You’ve heard the classic wisdom about avoiding buyer’s remorse: Build trust, inculcate value before the sale, so that afterward, the buyer won’t turn around and wonder whether he’s made the right choice, after all.

But that’s not enough to defang buyer’s remorse (which, appropriately, comes from the Latin for “bite back”). In fact, scientific research suggests that some degree of buyer’s remorse is almost inevitable, given the way the human brain works.

When people think about a happy event in the future – a dream vacation, a child’s wedding, a coveted purchase – the neurochemical dopamine floods their brains. As is usually the case with the brain, there’s an evolutionary, utilitarian explanation: Dopamine helps us move ahead with decisions by feeling we’ll be rewarded once we do.

But in a buyer’s head, that dopamine tide rapidly ebbs once the purchase is actually made. The person is left thinking, “What have I done?” That’s the bite of buyer’s remorse, in spades.

Anticipation over possession

Research from Stanford University describes the process. Volunteer participants in an experiment underwent an fMRI brain scan while playing video games in which they won money as a reward. The researchers measured blood flow and oxygenation levels in the volunteers first in anticipation of winning the money, and then in taking possession of it.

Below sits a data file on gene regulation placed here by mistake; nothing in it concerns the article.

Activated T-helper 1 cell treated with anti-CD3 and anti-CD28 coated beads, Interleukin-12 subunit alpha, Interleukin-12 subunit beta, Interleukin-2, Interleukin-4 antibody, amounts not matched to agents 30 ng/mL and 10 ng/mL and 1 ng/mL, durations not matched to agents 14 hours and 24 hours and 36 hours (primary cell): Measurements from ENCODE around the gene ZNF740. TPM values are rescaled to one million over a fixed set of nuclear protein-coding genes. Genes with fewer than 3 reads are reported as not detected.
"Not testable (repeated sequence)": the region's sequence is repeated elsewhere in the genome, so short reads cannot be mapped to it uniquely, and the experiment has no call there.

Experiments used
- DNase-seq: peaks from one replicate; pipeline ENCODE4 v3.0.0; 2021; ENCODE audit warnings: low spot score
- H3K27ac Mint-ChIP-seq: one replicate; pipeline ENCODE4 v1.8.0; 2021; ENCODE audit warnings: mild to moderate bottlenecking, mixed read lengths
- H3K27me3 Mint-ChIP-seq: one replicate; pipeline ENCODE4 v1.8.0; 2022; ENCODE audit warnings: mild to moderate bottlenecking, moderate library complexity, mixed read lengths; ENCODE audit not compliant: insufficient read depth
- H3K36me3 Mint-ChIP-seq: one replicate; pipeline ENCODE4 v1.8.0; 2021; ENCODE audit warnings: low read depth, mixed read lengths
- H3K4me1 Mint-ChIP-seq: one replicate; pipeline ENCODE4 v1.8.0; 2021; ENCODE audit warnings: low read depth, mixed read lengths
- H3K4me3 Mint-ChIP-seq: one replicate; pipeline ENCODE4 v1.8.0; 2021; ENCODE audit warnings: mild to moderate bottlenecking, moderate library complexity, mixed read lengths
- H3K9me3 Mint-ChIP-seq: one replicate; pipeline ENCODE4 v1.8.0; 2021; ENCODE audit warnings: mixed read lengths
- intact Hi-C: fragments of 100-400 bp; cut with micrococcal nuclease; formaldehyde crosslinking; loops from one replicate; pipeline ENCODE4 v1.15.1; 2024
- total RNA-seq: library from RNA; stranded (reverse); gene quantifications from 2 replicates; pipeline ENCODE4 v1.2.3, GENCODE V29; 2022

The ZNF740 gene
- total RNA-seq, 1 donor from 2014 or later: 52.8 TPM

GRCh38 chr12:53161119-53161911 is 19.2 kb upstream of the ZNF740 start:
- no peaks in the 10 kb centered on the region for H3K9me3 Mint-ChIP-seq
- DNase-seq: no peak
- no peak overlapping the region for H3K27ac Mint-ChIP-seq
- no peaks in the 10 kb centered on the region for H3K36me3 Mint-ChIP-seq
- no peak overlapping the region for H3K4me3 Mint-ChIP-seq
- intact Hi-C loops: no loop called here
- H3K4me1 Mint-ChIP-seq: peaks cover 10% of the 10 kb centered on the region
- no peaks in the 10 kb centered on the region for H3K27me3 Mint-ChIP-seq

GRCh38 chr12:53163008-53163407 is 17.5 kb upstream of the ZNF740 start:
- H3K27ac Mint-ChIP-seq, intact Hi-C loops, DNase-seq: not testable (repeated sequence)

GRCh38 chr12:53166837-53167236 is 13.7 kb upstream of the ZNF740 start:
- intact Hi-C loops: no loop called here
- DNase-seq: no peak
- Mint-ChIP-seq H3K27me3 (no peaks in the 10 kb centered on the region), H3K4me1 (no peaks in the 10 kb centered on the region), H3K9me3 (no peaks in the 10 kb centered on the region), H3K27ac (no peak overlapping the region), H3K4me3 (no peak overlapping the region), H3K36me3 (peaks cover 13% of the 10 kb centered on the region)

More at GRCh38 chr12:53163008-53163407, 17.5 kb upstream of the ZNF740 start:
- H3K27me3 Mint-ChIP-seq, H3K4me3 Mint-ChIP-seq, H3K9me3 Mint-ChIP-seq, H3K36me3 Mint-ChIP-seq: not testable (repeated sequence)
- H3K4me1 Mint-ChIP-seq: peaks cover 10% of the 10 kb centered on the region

The market research company Kinesis summed up the findings this way: “The dopamine centers of the brain were activated more in anticipation of the reward rather than the reward itself, leading to the conclusion that customers get more satisfaction from anticipation of the purchase than actually taking possession of the product. This is probably the dominant cause of buyer’s remorse.

So buyer’s remorse, at least the short-term version of it (see below), occurs in that space where anticipation has come to fruition and left the buyer emotionally high and dry.

What you can do

Fortunately, there are some things you can do to mitigate buyer’s remorse by reigniting that feel-good factor in your new customer’s mind. For instance, you can:

  1. Send a thank you note. This isn’t a new idea, but it takes on greater power when seen as a re-trigger of positive emotion at a time when the buyer is subsiding into a post-dopamine low.
  2. Send a bonus gift or add-on the person wasn’t expecting. Same sort of idea as #1, but on steroids.
  3. Contact the customer in an appropriate but short amount of time after the purchase to see how they’re faring.

It’s all about neurochemicals and emotion. They’re going to try to work against you after the sale, so you need to turn things around and make them work FOR you.

Short- vs. long-term

I mentioned short-term buyer’s remorse earlier, as opposed to the longer-term kind. Thing is, buyer’s remorse means at least a couple of different things. It applies to immediate, dopamine-linked regrets – the kind described in the research. But it also describes the conscious disillusionment that sets in over months as buyers come to grips with every product’s inevitable shortcomings.

The latter kind of buyer’s remorse, and its remedies, deserves a longer discussion in the future. But the tactics I’ve mentioned here, while calculated to mitigate immediate remorse, can also help with the longer-term variety.

 

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